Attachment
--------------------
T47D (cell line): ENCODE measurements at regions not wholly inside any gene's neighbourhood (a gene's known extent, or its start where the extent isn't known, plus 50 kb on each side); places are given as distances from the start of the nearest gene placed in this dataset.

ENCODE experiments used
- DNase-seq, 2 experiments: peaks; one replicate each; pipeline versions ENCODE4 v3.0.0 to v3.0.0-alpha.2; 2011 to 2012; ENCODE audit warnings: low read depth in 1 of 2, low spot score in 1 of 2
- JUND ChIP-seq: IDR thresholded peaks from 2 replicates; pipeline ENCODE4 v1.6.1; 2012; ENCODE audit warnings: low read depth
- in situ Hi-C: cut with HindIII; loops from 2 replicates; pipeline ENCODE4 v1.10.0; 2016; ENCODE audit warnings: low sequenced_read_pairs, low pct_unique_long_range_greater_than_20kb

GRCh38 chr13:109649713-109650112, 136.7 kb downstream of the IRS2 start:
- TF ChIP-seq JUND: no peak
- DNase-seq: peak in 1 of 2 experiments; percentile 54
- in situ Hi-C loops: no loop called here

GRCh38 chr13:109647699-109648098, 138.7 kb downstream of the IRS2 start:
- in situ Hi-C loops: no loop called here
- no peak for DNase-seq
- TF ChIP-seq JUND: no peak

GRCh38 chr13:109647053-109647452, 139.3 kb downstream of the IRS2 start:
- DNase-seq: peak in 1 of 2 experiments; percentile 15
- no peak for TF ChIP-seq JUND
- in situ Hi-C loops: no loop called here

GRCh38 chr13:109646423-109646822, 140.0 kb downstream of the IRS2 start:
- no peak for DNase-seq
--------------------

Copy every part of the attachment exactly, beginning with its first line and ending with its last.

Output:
T47D (cell line): ENCODE measurements at regions not wholly inside any gene's neighbourhood (a gene's known extent, or its start where the extent isn't known, plus 50 kb on each side); places are given as distances from the start of the nearest gene placed in this dataset.

ENCODE experiments used
- DNase-seq, 2 experiments: peaks; one replicate each; pipeline versions ENCODE4 v3.0.0 to v3.0.0-alpha.2; 2011 to 2012; ENCODE audit warnings: low read depth in 1 of 2, low spot score in 1 of 2
- JUND ChIP-seq: IDR thresholded peaks from 2 replicates; pipeline ENCODE4 v1.6.1; 2012; ENCODE audit warnings: low read depth
- in situ Hi-C: cut with HindIII; loops from 2 replicates; pipeline ENCODE4 v1.10.0; 2016; ENCODE audit warnings: low sequenced_read_pairs, low pct_unique_long_range_greater_than_20kb

GRCh38 chr13:109649713-109650112, 136.7 kb downstream of the IRS2 start:
- TF ChIP-seq JUND: no peak
- DNase-seq: peak in 1 of 2 experiments; percentile 54
- in situ Hi-C loops: no loop called here

GRCh38 chr13:109647699-109648098, 138.7 kb downstream of the IRS2 start:
- in situ Hi-C loops: no loop called here
- no peak for DNase-seq
- TF ChIP-seq JUND: no peak

GRCh38 chr13:109647053-109647452, 139.3 kb downstream of the IRS2 start:
- DNase-seq: peak in 1 of 2 experiments; percentile 15
- no peak for TF ChIP-seq JUND
- in situ Hi-C loops: no loop called here

GRCh38 chr13:109646423-109646822, 140.0 kb downstream of the IRS2 start:
- no peak for DNase-seq